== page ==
What Happens When there is No Longer a Middle Class?

12 Sep 2017 10:17 AM | Mike Lillich (Administrator)

By Oren Levin-Waldman


First published online in the Yonkers Tribune.


As troubling as the events of Charlottesville have been, there are issues that go beyond marching White Supremacists and Neo-Nazis, as repulsive as they are. In response to the first group there were counter-protests from some on the left who were also violent. There is absolutely no excuse for hate groups carrying torches reminiscent of the Klu Klux Klan in the South. But there is also no excuse for violent responses. And yet, we are likely to see more such clashes in the months and maybe years to come.


Some will argue that two extremes on either side is a symptom of the absence of a viable political center where it is clear that there are shared core values. In the U.S. those values are liberty, freedom, democracy, free expression and assembly, rule of law, peaceful transfer of power, and equal opportunity. This last value specifically speaks to the ability to achieve upward socioeconomic mobility. Although these are indeed core American values shared across the political spectrum, there are nonetheless sharp divisions over how to bring these values to fruition.


And yet, it isn’t so much that the political center has fallen out as it is that middle class has, and that the greatest challenge the new global economy poses is that of opportunity. If anybody wants to be reminded of history, there is no question that the roots of Anti-Semitism were deeply rooted in Weimar Germany following World War I. But the principal reason for Hitler’s rise was the runaway inflation brought about by the imposition of oppressive reparations by the victorious powers. Moreover, this coupled with the humiliation of Germany being forced to accept full blame for the war.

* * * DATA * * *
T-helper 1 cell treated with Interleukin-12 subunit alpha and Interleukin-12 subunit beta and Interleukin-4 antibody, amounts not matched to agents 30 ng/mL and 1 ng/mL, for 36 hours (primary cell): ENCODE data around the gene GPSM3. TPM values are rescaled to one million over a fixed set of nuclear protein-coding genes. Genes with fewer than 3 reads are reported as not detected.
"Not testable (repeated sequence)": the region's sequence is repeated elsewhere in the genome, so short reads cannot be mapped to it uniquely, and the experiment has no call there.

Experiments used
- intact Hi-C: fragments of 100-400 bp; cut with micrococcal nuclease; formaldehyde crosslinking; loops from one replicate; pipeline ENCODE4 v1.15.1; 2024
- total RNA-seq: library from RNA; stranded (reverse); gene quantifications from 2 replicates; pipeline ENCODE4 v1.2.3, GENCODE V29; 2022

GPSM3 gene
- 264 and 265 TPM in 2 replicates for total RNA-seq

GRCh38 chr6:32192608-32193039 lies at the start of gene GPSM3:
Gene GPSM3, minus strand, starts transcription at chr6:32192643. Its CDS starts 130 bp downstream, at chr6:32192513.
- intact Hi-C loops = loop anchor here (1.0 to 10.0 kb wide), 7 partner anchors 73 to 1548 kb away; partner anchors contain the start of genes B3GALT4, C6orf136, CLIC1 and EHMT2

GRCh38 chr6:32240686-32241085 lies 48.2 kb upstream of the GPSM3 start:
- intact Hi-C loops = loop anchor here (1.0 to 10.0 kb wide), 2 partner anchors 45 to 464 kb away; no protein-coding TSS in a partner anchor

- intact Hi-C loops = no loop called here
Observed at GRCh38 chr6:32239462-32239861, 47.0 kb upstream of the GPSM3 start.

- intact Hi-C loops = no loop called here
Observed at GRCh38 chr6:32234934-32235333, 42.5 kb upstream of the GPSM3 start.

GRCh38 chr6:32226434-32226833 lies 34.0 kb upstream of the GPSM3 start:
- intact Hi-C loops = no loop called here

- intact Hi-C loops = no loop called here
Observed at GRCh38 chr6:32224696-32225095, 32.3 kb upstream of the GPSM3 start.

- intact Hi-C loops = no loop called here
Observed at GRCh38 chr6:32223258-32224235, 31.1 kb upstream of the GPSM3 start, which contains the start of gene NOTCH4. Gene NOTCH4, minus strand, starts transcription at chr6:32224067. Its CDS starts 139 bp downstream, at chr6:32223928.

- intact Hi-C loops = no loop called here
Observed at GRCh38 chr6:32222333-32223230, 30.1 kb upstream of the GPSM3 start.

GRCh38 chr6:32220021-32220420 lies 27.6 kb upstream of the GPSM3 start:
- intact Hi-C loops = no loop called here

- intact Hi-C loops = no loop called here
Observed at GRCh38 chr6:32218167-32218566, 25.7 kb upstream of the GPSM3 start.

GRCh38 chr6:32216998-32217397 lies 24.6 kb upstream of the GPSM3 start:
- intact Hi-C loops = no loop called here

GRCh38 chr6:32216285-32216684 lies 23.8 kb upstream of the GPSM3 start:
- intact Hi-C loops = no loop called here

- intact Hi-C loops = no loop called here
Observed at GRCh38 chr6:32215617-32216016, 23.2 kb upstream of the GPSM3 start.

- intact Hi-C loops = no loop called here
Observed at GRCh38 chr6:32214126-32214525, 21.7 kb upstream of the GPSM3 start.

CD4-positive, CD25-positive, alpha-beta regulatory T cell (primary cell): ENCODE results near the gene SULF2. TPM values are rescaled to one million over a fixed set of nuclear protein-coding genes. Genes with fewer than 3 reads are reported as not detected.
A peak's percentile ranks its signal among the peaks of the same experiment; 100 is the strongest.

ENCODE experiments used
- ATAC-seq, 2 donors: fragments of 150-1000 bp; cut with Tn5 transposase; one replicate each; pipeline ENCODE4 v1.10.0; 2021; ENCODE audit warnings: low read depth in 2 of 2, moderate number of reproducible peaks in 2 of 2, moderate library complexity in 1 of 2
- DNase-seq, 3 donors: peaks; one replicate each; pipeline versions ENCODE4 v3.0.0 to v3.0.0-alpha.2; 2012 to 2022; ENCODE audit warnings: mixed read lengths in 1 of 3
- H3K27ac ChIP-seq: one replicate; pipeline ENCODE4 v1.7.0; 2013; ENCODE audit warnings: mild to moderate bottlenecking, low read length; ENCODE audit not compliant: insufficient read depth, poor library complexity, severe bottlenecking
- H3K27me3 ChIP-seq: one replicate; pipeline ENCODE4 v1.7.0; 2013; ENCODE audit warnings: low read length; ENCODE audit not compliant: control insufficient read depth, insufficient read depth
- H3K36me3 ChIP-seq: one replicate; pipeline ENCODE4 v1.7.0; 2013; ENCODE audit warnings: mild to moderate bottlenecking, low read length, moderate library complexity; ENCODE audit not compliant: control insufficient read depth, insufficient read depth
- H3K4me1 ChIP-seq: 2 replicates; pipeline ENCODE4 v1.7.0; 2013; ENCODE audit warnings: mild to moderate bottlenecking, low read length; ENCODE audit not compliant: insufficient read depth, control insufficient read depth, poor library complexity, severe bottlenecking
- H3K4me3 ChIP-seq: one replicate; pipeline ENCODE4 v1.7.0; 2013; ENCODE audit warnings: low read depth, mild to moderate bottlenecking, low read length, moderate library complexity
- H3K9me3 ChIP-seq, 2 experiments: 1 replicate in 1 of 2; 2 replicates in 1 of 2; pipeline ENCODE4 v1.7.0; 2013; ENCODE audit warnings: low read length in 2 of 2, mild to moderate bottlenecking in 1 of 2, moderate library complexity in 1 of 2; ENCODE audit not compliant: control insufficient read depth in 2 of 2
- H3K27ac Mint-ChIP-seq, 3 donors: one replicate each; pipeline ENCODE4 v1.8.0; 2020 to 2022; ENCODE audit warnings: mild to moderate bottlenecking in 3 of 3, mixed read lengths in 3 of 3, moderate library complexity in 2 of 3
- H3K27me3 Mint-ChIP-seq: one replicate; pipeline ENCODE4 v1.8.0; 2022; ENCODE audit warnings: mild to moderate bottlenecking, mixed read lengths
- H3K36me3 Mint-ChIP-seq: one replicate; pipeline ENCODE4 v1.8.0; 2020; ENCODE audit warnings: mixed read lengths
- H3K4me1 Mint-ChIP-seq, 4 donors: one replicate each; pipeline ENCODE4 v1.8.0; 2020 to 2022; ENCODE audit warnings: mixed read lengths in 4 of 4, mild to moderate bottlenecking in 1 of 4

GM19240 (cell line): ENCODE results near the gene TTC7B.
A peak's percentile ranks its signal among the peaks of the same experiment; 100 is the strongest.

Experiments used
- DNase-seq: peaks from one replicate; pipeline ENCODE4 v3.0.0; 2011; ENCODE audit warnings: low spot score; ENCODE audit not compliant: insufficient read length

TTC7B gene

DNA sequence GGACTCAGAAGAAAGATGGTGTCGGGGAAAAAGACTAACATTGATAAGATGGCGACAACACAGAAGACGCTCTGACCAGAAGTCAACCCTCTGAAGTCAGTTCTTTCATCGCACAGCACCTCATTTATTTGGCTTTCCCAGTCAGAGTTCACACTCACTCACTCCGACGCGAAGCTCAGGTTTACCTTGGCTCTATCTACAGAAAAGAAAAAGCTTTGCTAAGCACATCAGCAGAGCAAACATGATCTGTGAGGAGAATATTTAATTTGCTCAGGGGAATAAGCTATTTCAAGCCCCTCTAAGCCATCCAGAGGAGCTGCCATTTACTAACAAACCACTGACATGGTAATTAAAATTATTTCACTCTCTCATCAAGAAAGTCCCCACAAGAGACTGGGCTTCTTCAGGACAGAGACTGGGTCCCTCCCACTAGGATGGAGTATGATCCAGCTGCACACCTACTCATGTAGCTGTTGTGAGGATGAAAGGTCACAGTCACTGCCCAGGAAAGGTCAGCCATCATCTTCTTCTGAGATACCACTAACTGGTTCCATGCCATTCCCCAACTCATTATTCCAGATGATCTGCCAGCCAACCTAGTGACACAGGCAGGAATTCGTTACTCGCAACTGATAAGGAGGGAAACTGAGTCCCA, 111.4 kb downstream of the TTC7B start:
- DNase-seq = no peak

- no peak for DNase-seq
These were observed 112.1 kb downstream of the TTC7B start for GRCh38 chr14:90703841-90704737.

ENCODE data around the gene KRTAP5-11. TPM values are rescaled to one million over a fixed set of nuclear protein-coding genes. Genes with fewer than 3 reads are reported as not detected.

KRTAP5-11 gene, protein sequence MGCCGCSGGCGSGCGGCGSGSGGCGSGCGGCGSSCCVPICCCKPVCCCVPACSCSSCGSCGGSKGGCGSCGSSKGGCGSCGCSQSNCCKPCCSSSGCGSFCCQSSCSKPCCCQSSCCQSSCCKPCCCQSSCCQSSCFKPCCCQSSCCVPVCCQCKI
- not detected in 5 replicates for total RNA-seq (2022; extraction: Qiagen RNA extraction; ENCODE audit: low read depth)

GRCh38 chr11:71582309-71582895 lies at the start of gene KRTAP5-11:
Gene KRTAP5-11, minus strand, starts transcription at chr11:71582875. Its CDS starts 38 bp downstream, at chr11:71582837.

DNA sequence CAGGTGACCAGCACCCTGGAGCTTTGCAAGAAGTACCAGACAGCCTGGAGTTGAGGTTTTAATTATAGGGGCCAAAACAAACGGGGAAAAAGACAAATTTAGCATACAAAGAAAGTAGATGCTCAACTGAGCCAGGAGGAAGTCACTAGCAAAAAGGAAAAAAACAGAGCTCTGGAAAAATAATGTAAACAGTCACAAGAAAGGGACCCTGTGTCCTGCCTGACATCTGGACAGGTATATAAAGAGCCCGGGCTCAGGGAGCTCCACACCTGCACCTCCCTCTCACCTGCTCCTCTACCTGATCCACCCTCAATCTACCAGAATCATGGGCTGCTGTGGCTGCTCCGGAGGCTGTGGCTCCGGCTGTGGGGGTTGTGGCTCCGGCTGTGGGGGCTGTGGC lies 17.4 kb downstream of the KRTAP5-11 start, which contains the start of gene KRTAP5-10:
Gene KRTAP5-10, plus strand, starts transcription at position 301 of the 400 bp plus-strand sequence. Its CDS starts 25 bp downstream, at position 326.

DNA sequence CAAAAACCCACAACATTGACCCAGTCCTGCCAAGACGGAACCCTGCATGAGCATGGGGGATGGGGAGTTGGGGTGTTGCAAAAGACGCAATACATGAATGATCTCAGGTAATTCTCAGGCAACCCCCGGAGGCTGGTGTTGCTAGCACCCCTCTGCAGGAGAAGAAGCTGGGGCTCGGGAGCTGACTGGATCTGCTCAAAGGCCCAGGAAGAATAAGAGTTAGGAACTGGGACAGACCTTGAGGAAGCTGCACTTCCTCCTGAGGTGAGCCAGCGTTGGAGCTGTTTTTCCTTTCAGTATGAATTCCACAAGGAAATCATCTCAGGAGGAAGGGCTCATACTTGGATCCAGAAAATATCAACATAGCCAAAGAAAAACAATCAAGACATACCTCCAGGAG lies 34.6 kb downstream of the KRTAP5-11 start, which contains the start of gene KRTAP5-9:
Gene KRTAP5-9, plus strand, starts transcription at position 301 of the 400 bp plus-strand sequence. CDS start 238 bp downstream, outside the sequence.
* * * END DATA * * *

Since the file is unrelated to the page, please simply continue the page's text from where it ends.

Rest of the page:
Obviously the travails of the middle class in the U.S. don’t really compare to the circumstances of Germany following World War I. But most models of democracy are united in one basic theme, which is that in the absence of a middle class, in which case there are two extremes in wealth and income, the circumstances are ripe for social strife, violence, and even revolution. Moreover, we have to assume that world leaders following World War II, not wanting to repeat the mistakes of the post World War I aftermath, understood this all too well.


The U.S. Marshall Plan to rebuild war torn Europe, including Germany and Japan, rested on an assumption that there had to be economic opportunity and prosperity if another war was to be avoided. These were understood to be essential ingredients if democracy, especially in those countries where there had been no tradition of it, was to flourish.

A broad middle class has long been deemed essential to the maintenance of democracy. When there are extremes in wealth and income, the political process often becomes skewed to representing the interests of the more affluent and wealthy. The system becomes less responsive, and ultimately non-responsive, to those at the bottom of the income distribution. Democracy, however, requires the representation of all on an equal basis.